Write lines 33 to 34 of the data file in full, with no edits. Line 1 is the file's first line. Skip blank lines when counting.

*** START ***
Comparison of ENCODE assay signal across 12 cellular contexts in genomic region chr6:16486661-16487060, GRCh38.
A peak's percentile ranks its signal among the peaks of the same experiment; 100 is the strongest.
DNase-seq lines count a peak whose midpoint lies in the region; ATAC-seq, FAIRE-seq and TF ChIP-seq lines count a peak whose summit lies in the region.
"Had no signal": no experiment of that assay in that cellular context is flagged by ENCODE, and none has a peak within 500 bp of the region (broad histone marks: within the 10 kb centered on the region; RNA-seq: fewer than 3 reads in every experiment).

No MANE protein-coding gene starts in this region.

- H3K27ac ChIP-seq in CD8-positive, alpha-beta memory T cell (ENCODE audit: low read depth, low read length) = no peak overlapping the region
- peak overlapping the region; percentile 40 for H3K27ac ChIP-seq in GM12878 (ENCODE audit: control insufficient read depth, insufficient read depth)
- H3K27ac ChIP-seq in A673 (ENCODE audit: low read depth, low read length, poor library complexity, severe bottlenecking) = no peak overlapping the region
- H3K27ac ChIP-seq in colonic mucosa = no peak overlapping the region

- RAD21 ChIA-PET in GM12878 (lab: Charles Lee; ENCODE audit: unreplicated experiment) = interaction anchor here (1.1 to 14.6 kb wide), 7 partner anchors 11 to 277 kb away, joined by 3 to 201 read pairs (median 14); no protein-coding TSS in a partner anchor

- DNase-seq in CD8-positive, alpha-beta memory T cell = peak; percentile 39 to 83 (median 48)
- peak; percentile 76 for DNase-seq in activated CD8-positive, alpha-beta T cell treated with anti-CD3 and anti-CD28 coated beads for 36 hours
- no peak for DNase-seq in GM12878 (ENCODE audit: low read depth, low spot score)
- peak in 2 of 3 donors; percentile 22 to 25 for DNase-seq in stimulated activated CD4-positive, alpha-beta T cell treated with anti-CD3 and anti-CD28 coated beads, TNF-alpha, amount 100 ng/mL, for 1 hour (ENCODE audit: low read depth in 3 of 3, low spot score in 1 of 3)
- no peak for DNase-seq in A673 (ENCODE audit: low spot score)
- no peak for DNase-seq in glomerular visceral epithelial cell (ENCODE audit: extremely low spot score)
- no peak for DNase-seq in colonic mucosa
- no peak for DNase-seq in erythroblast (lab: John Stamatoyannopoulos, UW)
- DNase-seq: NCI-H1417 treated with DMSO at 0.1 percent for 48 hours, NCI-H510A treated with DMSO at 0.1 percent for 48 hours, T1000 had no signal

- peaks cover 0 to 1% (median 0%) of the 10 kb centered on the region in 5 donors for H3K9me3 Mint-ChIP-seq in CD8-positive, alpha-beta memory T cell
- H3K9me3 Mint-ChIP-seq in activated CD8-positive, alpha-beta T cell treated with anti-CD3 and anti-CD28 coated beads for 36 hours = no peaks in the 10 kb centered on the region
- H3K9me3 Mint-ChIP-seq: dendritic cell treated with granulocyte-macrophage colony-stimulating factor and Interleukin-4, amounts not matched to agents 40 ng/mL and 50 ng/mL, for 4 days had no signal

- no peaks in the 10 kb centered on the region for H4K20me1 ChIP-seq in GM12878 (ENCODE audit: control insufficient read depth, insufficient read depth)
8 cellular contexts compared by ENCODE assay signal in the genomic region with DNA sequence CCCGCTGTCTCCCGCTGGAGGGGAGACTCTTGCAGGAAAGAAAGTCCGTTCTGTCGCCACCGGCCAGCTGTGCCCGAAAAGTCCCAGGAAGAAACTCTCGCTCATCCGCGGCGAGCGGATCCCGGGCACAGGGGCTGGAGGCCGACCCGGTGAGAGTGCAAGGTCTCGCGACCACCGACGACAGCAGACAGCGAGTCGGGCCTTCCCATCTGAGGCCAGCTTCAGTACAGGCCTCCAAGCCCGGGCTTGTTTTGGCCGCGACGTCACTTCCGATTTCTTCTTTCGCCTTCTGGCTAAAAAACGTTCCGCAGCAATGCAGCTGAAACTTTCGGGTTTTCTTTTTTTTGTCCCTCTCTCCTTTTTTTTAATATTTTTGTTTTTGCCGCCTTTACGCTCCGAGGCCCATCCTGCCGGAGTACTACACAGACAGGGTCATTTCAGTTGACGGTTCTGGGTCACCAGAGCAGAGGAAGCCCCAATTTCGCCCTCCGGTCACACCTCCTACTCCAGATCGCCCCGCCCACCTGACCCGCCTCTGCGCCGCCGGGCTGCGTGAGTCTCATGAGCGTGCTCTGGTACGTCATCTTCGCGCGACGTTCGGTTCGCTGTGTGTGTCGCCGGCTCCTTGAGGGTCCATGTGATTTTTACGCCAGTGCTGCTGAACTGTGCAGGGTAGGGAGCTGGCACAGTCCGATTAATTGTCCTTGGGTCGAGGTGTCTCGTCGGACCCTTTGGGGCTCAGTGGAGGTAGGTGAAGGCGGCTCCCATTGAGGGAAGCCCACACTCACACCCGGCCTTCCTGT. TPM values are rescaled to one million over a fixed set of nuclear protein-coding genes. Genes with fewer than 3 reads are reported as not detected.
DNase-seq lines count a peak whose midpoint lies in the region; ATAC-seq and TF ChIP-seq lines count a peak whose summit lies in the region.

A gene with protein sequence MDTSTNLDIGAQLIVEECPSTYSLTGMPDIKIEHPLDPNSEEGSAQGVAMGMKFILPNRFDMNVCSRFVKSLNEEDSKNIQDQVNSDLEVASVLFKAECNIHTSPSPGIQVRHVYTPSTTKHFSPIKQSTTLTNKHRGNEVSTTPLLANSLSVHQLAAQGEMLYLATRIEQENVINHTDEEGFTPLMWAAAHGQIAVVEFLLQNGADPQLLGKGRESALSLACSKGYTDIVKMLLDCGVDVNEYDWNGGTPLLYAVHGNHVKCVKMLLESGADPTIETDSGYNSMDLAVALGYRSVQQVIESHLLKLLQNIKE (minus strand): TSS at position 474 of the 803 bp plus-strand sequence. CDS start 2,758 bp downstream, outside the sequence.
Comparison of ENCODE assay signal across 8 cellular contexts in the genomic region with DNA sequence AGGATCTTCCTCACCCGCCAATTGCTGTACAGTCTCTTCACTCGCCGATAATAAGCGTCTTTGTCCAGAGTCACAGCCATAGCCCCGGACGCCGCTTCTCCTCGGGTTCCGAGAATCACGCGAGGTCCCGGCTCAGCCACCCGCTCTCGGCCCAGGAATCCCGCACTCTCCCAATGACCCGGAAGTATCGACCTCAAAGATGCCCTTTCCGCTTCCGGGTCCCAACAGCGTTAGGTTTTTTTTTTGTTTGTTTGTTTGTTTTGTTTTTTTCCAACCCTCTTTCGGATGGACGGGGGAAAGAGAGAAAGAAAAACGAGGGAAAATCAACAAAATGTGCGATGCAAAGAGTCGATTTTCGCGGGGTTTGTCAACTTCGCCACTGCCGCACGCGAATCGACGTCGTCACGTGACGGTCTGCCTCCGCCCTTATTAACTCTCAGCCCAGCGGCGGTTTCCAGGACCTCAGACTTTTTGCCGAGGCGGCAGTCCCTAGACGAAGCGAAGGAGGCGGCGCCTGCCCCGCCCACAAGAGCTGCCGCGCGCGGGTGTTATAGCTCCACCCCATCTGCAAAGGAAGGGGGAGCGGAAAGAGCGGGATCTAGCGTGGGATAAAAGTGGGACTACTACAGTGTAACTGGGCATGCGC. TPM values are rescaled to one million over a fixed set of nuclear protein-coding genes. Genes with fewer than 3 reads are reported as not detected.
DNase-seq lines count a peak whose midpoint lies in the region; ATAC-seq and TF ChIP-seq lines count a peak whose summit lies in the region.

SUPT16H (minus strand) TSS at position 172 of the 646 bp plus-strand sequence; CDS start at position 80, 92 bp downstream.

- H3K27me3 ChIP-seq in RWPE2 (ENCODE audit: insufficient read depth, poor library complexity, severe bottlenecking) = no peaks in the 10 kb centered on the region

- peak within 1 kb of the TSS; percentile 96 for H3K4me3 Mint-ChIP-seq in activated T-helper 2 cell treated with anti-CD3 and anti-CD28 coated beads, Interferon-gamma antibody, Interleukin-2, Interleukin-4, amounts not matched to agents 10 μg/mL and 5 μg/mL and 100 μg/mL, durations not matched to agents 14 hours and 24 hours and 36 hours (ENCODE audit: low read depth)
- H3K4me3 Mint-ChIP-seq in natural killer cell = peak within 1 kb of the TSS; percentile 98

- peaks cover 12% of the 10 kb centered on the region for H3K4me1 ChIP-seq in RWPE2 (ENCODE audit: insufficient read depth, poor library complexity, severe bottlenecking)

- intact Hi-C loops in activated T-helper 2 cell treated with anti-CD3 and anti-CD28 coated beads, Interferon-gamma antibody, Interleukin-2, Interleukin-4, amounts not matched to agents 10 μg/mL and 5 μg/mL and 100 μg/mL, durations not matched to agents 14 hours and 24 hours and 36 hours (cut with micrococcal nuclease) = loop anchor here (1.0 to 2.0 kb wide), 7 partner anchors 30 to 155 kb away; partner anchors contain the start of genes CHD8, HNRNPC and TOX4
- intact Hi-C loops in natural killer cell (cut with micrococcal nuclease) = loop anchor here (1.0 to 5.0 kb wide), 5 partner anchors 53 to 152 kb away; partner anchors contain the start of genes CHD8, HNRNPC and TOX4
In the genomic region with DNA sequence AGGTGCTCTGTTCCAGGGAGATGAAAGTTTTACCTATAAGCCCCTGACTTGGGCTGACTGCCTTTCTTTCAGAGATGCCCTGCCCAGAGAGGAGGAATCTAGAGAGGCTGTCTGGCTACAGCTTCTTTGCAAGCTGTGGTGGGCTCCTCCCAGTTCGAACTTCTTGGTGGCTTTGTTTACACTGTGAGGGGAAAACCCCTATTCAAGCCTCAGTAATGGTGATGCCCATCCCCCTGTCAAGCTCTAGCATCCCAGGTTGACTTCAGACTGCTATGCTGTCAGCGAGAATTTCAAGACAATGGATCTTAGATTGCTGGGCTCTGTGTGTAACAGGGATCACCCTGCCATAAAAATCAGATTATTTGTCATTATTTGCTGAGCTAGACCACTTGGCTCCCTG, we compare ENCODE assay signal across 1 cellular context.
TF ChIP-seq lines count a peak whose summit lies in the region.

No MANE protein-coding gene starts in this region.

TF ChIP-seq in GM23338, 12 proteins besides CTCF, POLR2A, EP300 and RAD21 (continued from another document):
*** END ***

- peaks cover 12% of the 10 kb centered on the region for H3K4me1 ChIP-seq in RWPE2 (ENCODE audit: insufficient read depth, poor library complexity, severe bottlenecking)

- intact Hi-C loops in activated T-helper 2 cell treated with anti-CD3 and anti-CD28 coated beads, Interferon-gamma antibody, Interleukin-2, Interleukin-4, amounts not matched to agents 10 μg/mL and 5 μg/mL and 100 μg/mL, durations not matched to agents 14 hours and 24 hours and 36 hours (cut with micrococcal nuclease) = loop anchor here (1.0 to 2.0 kb wide), 7 partner anchors 30 to 155 kb away; partner anchors contain the start of genes CHD8, HNRNPC and TOX4